S. border authorities claim that some illegal immigrants are trying to buy children so they could cross the border.
Mexican authorities have come forward to affirm that illegal immigrants in Tijuana are targeting single mothers in shelters and suggesting they sell their young children.
According to the Seattle Times, the Tijuana law enforcement authorities are “warning migrant mothers to keep their children close by and supervised, after reports of men offering to purchase migrant children in order to cross.”
The Seattle Times quoted one woman confessing, “I can’t go to work because I can’t take my eyes off my boys,” adding that men have offered around $350 for the children at the Iglesia Embajadores de Jesus shelter in Tijuana.
“They want to rob our kids so they can cross into the United States,” she concluded.
Pastor Gustavo Banda, the one supervising the shelter, said: “These are cases of desperation. Of course, the women have not accepted any of these offers, but clearly this is a huge concern because of the danger to the children.”
Kirstjen Nielsen who served as Homeland Security Secretary in 2018 was slammed for acknowledging the issue. She said to the National Sheriff’s Association: “From October 2017 to this February, DHS saw a staggering 315 percent increase in illegal aliens fraudulently using children to pose as family units to gain entry into the country, compared to the previous year.”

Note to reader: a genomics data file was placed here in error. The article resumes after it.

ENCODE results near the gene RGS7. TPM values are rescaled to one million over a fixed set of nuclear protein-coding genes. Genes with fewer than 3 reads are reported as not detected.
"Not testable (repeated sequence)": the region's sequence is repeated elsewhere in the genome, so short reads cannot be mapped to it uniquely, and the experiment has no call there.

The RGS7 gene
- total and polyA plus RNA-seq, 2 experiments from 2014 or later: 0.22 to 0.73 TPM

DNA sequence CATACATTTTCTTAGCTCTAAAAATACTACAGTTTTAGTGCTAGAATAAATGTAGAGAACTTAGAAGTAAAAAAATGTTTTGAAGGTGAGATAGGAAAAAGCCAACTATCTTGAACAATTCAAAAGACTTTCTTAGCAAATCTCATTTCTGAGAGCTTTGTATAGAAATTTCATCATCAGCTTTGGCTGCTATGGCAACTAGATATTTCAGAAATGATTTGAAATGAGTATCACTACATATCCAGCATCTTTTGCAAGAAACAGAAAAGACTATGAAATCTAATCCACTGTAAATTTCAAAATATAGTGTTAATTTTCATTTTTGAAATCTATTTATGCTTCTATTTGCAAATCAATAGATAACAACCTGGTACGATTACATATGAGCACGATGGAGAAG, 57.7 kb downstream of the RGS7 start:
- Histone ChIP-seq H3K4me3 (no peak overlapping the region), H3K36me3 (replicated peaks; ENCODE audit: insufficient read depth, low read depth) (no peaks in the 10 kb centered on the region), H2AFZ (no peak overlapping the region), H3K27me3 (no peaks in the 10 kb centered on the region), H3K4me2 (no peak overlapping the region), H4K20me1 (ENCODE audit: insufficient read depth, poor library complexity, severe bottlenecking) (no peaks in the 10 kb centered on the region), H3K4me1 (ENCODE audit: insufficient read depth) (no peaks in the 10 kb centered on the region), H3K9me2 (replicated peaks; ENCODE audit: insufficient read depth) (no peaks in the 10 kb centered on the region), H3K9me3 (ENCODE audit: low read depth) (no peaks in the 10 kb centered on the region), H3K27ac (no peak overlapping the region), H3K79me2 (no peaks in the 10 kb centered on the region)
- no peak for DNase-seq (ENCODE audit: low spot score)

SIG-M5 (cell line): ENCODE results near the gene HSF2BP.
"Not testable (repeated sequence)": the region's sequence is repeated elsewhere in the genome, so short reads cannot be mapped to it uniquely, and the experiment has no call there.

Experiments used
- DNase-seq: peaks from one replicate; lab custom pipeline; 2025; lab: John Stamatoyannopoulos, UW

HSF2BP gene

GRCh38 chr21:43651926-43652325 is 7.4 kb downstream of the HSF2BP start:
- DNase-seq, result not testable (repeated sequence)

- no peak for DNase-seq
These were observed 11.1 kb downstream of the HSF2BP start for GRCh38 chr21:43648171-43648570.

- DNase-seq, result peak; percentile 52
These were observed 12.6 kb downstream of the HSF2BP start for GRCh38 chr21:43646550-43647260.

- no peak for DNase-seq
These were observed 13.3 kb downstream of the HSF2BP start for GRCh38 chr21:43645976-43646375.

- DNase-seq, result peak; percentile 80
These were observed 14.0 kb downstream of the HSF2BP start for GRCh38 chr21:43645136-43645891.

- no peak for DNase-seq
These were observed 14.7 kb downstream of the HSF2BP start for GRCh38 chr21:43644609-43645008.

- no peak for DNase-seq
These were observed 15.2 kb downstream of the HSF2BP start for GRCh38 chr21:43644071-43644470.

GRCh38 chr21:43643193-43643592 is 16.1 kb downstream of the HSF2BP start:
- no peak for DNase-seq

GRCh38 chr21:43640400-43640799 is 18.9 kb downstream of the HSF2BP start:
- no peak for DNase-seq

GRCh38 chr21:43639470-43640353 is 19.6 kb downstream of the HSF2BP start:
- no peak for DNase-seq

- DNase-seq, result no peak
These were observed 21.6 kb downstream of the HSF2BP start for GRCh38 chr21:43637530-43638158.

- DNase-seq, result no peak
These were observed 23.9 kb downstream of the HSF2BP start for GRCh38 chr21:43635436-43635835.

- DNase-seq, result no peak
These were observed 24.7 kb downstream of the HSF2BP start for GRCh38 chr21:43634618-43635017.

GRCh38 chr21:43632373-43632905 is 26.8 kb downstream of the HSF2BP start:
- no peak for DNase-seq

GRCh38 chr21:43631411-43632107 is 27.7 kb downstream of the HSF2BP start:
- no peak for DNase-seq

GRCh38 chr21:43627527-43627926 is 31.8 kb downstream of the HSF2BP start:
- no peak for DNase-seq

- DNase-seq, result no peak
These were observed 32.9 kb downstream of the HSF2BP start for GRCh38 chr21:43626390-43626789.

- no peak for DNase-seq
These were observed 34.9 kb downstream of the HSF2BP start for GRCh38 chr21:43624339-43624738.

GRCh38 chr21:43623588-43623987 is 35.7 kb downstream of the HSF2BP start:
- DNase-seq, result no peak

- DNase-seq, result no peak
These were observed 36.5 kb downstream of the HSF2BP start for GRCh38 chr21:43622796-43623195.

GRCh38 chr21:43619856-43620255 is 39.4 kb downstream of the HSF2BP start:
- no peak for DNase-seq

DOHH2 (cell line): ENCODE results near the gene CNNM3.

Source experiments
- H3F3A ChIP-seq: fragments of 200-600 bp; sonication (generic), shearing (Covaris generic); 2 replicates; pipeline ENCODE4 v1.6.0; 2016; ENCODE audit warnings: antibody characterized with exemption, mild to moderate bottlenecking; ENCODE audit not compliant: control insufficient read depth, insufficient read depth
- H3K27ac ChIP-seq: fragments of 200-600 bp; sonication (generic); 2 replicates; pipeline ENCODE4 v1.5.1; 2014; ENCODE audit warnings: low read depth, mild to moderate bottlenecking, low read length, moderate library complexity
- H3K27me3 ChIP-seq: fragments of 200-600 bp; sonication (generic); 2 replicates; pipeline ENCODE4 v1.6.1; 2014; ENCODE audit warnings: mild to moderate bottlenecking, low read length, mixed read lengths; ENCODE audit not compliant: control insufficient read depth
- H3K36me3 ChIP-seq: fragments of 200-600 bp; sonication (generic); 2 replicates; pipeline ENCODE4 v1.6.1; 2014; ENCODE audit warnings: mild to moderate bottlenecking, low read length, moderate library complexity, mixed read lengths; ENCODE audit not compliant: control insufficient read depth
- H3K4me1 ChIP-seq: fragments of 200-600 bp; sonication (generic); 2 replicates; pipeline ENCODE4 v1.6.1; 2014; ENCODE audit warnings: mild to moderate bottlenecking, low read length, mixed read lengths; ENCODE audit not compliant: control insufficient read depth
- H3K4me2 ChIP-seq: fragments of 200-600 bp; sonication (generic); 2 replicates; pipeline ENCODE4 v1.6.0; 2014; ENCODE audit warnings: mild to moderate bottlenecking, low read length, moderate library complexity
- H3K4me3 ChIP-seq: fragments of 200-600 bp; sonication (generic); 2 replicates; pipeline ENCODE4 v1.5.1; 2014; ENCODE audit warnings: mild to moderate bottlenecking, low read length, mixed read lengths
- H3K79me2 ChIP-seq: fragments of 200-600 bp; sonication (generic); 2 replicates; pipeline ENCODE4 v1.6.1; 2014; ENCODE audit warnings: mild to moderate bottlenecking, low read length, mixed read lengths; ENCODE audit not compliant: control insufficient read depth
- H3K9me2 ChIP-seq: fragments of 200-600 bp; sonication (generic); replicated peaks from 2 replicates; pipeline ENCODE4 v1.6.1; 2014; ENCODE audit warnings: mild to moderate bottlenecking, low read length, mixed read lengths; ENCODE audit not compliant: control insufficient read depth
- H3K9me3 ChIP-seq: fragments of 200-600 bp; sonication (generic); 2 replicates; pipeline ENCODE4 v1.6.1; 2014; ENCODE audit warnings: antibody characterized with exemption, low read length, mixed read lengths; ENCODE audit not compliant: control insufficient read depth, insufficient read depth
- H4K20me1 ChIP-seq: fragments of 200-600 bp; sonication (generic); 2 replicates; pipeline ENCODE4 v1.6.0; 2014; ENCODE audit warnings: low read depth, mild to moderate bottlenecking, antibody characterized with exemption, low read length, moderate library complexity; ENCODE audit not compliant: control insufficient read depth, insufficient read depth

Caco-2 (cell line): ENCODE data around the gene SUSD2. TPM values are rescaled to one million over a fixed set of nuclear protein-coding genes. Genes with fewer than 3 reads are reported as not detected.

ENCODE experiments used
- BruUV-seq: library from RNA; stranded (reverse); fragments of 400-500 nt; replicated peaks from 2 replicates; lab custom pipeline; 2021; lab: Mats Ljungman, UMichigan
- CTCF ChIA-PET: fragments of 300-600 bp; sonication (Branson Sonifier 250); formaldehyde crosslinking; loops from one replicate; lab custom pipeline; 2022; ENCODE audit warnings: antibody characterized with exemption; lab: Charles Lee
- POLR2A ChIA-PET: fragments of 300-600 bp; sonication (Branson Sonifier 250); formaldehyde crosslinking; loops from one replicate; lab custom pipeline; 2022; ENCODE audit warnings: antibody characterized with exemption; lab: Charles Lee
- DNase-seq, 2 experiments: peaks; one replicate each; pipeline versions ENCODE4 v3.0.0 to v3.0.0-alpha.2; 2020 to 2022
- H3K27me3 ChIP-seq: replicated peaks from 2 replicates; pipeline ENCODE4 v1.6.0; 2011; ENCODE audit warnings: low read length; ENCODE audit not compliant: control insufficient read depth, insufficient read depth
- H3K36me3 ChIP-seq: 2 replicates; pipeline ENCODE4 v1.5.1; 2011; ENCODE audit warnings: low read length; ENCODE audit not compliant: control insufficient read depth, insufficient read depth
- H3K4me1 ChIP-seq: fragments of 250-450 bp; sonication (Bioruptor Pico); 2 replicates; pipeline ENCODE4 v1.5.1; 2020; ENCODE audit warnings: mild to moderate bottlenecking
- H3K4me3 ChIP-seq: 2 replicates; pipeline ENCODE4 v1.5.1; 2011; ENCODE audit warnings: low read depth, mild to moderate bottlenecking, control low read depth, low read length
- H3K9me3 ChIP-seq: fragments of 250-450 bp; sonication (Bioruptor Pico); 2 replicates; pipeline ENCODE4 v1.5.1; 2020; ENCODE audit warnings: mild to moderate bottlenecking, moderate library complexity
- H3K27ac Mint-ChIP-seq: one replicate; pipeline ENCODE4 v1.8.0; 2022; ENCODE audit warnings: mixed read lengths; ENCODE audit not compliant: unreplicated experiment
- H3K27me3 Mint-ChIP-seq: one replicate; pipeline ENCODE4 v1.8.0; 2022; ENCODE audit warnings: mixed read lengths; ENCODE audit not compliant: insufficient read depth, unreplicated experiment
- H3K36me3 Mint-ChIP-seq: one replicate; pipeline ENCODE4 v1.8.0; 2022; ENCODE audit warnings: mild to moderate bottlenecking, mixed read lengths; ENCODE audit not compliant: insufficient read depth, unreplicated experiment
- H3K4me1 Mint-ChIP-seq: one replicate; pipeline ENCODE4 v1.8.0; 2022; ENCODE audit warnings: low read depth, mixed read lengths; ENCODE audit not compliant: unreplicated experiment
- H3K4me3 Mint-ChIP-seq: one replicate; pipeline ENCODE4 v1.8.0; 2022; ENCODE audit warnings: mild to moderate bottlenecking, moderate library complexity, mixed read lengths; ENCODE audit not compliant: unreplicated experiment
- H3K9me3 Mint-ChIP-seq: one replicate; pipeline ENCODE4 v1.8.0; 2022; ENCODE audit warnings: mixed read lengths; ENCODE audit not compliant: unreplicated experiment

The New York Times admitted, “The numbers Ms. Nielsen cites are correct. Katie Waldman, a spokeswoman for the Department of Homeland Security, told The New York Times that there were 46 cases of fraudulent family claims in the 2017 fiscal year, which began in October 2016 and ended in September 2017.
“In just the first five months of the 2018 fiscal year, there were 191 cases — a 315 percent increase.”
However, the Times said: “But those instances of family fraud are a tiny fraction of the total number of families apprehended at the southwestern border: 0.06 percent of nearly 76,000 families in the 2017 fiscal year and 0.6 percent of 31,000 families apprehended in the first five months of the 2018 fiscal year.”
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